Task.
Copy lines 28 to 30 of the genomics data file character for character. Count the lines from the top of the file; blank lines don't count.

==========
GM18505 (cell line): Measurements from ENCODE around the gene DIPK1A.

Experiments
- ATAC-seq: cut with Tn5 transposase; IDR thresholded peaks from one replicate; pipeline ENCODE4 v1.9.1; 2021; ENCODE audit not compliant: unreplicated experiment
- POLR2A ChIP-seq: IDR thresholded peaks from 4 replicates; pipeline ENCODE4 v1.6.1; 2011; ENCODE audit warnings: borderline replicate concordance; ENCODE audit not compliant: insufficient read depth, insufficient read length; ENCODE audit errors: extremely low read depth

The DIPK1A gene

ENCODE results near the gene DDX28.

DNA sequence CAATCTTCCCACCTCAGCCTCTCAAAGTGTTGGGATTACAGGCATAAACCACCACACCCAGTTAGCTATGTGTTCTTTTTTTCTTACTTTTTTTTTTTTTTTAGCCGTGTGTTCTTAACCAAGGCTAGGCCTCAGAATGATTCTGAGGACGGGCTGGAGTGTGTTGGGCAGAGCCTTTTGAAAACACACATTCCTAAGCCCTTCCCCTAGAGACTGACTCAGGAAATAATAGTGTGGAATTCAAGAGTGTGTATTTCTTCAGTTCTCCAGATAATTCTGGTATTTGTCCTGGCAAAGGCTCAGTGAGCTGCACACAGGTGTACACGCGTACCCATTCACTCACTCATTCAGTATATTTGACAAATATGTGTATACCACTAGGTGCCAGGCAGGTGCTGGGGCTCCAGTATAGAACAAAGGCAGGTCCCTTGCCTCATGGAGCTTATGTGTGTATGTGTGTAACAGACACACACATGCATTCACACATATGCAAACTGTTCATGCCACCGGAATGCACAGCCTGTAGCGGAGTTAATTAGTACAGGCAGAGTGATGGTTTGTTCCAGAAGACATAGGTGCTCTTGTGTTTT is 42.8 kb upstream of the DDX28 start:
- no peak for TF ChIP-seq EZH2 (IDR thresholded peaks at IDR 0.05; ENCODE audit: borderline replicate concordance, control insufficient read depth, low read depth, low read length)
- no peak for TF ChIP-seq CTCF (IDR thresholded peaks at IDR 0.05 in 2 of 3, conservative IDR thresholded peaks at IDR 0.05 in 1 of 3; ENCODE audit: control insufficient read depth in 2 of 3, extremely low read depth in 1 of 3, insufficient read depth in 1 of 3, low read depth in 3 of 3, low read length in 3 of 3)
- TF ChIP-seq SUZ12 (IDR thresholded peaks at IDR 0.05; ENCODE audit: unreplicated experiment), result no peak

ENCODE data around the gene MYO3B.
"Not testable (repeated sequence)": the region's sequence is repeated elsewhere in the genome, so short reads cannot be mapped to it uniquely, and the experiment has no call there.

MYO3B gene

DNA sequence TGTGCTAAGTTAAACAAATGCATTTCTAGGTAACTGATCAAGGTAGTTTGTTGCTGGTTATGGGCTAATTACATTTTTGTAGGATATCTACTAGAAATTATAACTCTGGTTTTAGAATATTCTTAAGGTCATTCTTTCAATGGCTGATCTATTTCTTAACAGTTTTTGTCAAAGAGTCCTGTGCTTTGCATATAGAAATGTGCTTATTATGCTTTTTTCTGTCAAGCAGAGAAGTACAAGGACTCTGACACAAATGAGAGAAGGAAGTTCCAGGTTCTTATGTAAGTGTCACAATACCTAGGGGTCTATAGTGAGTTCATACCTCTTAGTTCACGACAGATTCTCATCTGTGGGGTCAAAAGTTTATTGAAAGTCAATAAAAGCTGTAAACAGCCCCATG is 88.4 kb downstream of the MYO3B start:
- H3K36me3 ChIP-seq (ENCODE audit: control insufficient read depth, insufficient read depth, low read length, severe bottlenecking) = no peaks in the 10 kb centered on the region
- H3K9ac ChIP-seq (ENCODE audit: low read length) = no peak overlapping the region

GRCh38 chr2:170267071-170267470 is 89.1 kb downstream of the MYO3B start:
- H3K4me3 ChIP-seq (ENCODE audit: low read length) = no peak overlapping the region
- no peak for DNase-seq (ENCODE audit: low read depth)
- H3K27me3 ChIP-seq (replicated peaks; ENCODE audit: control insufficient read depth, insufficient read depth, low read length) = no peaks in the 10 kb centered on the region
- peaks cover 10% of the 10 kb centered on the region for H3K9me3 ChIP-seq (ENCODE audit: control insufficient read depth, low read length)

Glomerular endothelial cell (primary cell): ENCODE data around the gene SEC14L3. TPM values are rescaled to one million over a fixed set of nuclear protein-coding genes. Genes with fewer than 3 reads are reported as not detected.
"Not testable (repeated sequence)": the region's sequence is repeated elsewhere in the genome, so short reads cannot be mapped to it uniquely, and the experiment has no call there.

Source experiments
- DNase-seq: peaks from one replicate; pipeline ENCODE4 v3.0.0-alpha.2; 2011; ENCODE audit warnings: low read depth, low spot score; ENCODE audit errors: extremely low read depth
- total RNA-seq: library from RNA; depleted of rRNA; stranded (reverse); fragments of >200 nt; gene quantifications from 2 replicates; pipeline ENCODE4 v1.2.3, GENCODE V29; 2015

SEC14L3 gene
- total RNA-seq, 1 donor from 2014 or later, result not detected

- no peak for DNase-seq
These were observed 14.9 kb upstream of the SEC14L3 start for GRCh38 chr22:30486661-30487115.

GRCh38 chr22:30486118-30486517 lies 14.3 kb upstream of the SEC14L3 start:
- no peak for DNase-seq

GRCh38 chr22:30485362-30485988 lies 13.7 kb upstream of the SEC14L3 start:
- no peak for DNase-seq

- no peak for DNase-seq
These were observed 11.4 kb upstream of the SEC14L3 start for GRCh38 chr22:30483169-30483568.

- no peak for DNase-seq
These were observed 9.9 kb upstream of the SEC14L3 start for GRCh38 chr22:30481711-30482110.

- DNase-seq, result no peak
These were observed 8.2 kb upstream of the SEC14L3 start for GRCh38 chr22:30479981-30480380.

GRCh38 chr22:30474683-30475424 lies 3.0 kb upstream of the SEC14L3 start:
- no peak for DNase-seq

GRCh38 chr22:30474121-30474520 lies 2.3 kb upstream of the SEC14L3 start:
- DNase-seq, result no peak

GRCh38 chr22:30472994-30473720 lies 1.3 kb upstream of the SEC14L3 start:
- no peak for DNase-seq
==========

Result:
- total RNA-seq, 1 donor from 2014 or later, result not detected

- no peak for DNase-seq
These were observed 14.9 kb upstream of the SEC14L3 start for GRCh38 chr22:30486661-30487115.